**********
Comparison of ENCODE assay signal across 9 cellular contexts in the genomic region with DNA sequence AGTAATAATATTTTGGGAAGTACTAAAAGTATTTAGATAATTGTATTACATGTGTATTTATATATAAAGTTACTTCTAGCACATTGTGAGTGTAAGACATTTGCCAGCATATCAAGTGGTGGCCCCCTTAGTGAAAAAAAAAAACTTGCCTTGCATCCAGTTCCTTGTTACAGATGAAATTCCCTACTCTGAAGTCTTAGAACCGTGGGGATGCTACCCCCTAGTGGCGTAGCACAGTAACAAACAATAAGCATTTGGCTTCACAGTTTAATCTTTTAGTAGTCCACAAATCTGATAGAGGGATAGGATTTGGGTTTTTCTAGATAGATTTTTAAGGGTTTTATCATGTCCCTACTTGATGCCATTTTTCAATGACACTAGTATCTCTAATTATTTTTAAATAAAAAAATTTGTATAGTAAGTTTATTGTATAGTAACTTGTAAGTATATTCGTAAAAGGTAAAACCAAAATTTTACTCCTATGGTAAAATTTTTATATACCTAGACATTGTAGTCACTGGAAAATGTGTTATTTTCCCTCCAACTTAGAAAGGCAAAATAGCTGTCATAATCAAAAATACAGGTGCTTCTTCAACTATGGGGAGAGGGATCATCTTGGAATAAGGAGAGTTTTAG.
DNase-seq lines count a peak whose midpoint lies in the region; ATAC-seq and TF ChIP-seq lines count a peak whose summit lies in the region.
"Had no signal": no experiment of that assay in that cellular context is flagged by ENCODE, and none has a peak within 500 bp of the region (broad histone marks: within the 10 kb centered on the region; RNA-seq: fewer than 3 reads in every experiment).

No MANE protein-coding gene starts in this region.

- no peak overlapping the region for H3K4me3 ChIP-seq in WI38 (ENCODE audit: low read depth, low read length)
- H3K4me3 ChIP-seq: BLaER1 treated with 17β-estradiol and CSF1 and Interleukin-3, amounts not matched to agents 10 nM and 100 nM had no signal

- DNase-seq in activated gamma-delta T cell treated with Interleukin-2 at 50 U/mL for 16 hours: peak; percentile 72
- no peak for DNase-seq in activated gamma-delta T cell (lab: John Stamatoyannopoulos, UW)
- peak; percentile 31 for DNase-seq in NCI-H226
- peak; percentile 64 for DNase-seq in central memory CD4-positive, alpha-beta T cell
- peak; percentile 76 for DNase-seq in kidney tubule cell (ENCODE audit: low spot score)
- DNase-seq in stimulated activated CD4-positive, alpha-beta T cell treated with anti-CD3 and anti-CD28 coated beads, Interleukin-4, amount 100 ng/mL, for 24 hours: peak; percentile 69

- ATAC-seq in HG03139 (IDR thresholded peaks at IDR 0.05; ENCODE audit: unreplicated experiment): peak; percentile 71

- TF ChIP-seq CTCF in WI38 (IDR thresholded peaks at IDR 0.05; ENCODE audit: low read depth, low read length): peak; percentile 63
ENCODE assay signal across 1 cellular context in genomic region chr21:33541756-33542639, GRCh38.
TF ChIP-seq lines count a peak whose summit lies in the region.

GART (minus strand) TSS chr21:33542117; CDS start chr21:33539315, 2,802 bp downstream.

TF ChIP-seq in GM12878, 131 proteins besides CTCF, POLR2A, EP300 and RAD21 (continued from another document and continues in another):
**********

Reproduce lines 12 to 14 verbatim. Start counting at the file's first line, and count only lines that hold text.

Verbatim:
- DNase-seq in stimulated activated CD4-positive, alpha-beta T cell treated with anti-CD3 and anti-CD28 coated beads, Interleukin-4, amount 100 ng/mL, for 24 hours: peak; percentile 69

- ATAC-seq in HG03139 (IDR thresholded peaks at IDR 0.05; ENCODE audit: unreplicated experiment): peak; percentile 71

- TF ChIP-seq CTCF in WI38 (IDR thresholded peaks at IDR 0.05; ENCODE audit: low read depth, low read length): peak; percentile 63